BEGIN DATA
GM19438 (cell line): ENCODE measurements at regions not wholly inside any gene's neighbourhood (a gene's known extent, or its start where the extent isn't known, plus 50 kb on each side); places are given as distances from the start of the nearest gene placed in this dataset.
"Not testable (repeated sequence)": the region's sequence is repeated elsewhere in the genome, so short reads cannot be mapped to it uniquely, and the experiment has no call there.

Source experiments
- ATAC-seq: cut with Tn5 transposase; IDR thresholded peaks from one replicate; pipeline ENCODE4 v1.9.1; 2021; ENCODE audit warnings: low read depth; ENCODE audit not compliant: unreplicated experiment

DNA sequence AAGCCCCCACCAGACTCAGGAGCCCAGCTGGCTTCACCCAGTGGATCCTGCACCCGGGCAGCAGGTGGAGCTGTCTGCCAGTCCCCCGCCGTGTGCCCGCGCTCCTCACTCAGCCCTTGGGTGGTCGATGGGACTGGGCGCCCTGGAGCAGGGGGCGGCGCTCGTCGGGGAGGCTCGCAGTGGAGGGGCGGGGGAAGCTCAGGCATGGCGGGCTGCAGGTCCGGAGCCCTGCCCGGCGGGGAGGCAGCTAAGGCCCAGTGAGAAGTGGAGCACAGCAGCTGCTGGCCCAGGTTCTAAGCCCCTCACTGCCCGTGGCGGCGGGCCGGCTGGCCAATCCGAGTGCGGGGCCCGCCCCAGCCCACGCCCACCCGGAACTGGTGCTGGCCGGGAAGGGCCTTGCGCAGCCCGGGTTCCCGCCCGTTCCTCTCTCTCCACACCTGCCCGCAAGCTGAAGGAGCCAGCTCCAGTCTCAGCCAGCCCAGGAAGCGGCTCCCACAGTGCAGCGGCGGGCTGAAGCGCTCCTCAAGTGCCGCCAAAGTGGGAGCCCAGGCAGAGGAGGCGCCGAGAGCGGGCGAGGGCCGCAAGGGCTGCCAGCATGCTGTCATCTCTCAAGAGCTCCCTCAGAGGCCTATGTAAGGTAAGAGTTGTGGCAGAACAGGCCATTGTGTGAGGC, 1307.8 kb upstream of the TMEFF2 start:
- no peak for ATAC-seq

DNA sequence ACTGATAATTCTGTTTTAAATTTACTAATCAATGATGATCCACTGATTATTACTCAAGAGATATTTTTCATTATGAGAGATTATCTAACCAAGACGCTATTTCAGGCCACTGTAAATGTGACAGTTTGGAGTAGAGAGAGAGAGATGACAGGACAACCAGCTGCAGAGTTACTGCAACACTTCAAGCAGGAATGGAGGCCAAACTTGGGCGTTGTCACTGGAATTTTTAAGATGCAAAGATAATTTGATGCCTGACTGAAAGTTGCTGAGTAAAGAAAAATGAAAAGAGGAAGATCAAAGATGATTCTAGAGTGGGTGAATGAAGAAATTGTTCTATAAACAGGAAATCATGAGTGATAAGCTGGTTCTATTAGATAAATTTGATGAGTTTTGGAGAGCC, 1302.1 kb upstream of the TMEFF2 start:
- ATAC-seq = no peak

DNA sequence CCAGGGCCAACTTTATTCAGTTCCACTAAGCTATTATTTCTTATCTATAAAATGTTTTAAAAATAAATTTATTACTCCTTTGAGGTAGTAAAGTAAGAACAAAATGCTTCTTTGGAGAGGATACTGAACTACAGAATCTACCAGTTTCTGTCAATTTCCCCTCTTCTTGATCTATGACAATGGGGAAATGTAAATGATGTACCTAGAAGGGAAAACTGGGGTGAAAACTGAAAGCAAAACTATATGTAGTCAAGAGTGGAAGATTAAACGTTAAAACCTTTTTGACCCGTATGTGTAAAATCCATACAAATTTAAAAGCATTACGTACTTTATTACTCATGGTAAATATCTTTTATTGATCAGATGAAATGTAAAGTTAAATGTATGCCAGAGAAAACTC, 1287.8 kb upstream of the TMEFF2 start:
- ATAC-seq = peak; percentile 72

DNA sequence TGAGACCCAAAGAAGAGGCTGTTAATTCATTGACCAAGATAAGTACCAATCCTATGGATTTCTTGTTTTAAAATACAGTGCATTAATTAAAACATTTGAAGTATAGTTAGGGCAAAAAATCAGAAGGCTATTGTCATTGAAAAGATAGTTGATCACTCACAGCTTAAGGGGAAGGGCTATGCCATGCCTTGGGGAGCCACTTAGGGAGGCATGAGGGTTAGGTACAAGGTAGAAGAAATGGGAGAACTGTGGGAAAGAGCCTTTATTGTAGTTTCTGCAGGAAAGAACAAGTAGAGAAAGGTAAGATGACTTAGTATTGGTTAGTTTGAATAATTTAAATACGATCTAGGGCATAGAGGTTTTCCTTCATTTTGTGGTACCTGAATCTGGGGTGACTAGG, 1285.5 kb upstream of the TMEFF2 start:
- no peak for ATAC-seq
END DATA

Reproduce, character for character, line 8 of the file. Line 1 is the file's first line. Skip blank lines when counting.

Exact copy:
- ATAC-seq = no peak